- EQ music style profiles (rock, classical, pop, etc.)
- EQ range emphasis settings (vocals, mid-range, scooped, etc)
Regular headphones are usually closed-back in full over-the-ear form, or earbuds style.
Disadvantages of studio headphones for music listening
Although studio headphones are generally excellent for listening to music, they do have some drawbacks…
Open-back headphones leak sound out into the environment. You may be wearing headphones to keep the noise away from people around you. If you are listening at any volume other than very quiet, then those people are going to hear some leakage out of your headphones.
Studio headphones do tend to be bulky. This means they tend to be durable, reliable and last a long time. But they are not inconspicuous and are not great where space is at a premium e.g. in airplane luggage, or where you may want them to be unnoticeable such as on public transport.
The cost of studio headphones is also quite high compared to regular headphones. The design effort gone into them, the quality of components used and the high precision engineering used in the manufacturing process all contribute to this expense.
Studio headphones as well as revealing detail, may also reveal flaws in a recording. Some examples are…
- Background talking
- Bleed from one track onto another
- Excessive guitar finger noise
- Rumble from a vibrating microphone stand
These may or may not bother you, but it is something to bear in mind.
It can take some getting used to if you are switching from standard headphones to studio headphones, depending on your own personal listening tastes. If you are accustomed to listening with the enhancements that regular headphones provide, you may find the accuracy and honesty of studio headphones a little disorienting at first.
Your ears will adapt over time, and become accustomed to studio headphones’ clean sound. But it may be that you will always prefer the sound of regular headphones. It is difficult to give general advice here, as everyone’s ears and musical preferences are different. If you can, try to listen to some music through a friend’s studio headphones. Give this a few tries over a period of time, to try and gauge if you will get used to them.
To an extent, you can use EQ to compensate for the character of sound you are more used to. But if you are resorting to this sort of tactic, you may be better off sticking with your regular headphones.
This article is about if you can use studio headphones to listen to music. You may also be wondering the same thing about studio monitor speakers. I have an article that addresses exactly that question, and helps you decide if you should listen to music through studio monitors.
Should you buy studio or normal headphones?
If you have a home studio set up in a multi-purpose room and you already have some studio headphones, my advice would be to use those for your general listening activities, for example…
I don’t think it would be worth buying separate standard headphones in this situation, unless you really cannot adjust to the sound of studio headphones.
If you are looking to buy a pair of headphones for general use and not music production use, then I would not consider studio headphones for this purpose. Standard headphones would be more suitable in this case, and will save you some money. The only exception to this is if you are intending to start using them for music production some time in the future.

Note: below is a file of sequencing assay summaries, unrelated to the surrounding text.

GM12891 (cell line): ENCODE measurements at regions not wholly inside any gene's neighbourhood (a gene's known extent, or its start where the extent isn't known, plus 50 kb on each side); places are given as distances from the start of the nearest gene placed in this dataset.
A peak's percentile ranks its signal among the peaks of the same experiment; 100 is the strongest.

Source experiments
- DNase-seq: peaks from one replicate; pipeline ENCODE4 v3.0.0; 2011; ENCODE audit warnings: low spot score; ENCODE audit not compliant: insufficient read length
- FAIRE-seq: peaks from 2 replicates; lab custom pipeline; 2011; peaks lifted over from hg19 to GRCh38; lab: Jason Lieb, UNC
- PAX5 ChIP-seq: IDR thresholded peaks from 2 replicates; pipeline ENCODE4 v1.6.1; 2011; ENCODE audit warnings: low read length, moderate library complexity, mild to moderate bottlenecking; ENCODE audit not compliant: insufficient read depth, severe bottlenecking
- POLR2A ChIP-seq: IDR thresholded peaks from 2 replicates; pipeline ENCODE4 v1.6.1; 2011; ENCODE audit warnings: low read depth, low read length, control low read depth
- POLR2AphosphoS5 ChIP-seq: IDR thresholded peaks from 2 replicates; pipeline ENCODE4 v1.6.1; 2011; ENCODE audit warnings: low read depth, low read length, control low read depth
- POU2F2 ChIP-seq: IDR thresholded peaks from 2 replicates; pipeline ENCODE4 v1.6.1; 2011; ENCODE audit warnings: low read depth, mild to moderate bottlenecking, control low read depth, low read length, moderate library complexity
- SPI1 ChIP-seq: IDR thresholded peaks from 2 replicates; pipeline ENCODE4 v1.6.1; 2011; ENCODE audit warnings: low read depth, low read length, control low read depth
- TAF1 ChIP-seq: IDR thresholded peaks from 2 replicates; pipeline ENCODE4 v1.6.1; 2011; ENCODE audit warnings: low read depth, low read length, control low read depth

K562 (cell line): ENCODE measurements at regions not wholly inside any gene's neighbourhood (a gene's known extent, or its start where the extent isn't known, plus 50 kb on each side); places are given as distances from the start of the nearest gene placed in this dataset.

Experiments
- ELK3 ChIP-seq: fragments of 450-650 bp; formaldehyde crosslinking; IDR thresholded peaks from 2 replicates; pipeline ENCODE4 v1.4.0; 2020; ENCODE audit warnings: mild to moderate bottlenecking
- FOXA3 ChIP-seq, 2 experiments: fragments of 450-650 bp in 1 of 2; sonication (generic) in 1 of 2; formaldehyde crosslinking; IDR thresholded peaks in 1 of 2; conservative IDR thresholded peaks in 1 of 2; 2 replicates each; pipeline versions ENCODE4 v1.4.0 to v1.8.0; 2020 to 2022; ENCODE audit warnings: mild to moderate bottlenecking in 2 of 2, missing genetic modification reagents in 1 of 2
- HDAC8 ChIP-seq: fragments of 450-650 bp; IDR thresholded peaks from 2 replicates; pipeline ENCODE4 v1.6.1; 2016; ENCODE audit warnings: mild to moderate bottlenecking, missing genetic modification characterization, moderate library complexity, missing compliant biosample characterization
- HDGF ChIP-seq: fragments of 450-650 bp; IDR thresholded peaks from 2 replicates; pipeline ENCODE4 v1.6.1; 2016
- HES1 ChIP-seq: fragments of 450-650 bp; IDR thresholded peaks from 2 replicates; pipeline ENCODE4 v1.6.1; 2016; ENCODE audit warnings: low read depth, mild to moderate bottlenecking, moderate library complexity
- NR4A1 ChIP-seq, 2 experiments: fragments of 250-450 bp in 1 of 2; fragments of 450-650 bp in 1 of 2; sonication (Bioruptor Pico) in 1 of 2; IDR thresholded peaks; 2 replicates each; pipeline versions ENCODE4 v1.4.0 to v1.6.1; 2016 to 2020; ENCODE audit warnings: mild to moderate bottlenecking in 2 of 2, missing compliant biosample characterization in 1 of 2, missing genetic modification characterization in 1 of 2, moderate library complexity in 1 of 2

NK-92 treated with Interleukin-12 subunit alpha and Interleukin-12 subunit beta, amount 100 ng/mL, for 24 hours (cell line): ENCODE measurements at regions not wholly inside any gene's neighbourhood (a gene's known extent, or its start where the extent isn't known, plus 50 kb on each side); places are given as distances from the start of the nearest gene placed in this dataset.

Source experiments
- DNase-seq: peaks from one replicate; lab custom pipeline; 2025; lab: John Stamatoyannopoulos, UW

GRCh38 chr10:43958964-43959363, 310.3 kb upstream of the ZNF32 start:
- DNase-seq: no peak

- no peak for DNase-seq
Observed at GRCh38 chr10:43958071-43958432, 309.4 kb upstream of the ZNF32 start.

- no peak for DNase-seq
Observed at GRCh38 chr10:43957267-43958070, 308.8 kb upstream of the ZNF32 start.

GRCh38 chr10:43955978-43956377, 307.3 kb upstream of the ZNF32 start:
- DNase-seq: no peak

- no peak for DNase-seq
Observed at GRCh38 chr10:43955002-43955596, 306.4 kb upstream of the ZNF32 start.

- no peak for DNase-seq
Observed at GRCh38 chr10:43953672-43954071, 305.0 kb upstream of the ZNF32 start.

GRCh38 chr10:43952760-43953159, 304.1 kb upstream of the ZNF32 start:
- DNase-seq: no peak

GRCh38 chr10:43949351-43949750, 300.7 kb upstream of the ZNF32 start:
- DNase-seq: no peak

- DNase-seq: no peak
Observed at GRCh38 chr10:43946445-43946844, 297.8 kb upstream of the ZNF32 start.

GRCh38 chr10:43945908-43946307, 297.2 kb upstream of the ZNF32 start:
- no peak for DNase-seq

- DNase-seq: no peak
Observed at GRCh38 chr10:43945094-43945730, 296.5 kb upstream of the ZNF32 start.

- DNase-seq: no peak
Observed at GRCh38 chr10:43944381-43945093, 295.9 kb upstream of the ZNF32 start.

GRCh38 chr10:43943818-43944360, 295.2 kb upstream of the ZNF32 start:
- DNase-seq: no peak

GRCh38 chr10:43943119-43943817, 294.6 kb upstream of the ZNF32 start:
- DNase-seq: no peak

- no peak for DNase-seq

I would not recommend standard headphones for music production activities. If you are just getting started you can at a push use them, especially for recording. But for mixing, I would certainly wait to get a decent pair of studio headphones.
Can you use studio headphones for phone?
Studio headphones can be used with a phone to listen to audio. They give a more accurate representation of the sound than earbuds, but with no enhancements such as bass boost. Although they can be used, studio headphones are probably not the best choice for portability due to their size and bulk.
Here is some of my favorite home studio gear…
Thanks for reading this article. I hope you found it helpful in your home music-making activities. Here are a few of the tools that I personally use in my home studio. These are affiliate links, so if you decide to use any of them I’ll earn a small commission.
Audio interface: My personal choice for audio interfaces are the Focusrite Scarlett series. I have been using these for years, and they have always given me great-sounding recordings. For a very reasonable price from zZounds.com you can buy the excellent Focusrite 4i4, or if you don’t need MIDI capability the Focusrite Solo is a great choice.
Amp sim: Guitar amplifier simulator software has come on leaps and bounds in recent years, such that I record all my electric guitar parts using amp sims these days. One of the very best is the incredible Amplitube from IK Multimedia, which I have used on many of my songs.
Headphones for recording: My favorite headphones for recording are the Sony MDR-7506s, which I use for monitoring during all my recording sessions. They can also be found in many pro recording studios. Get the Sony MDR-7506 headphones from zZounds.com here.
General-purpose microphone: You can’t go wrong with a good ol’ Shure SM-57, one of the most versatile and ubiquitous microphones around. I’ve been using one in my home studio for as long as I can remember. zZounds.com offers the Shure SM-57 for a very competitive price.
To see all of my most up-to-date recommendations, check out this resource I made for you!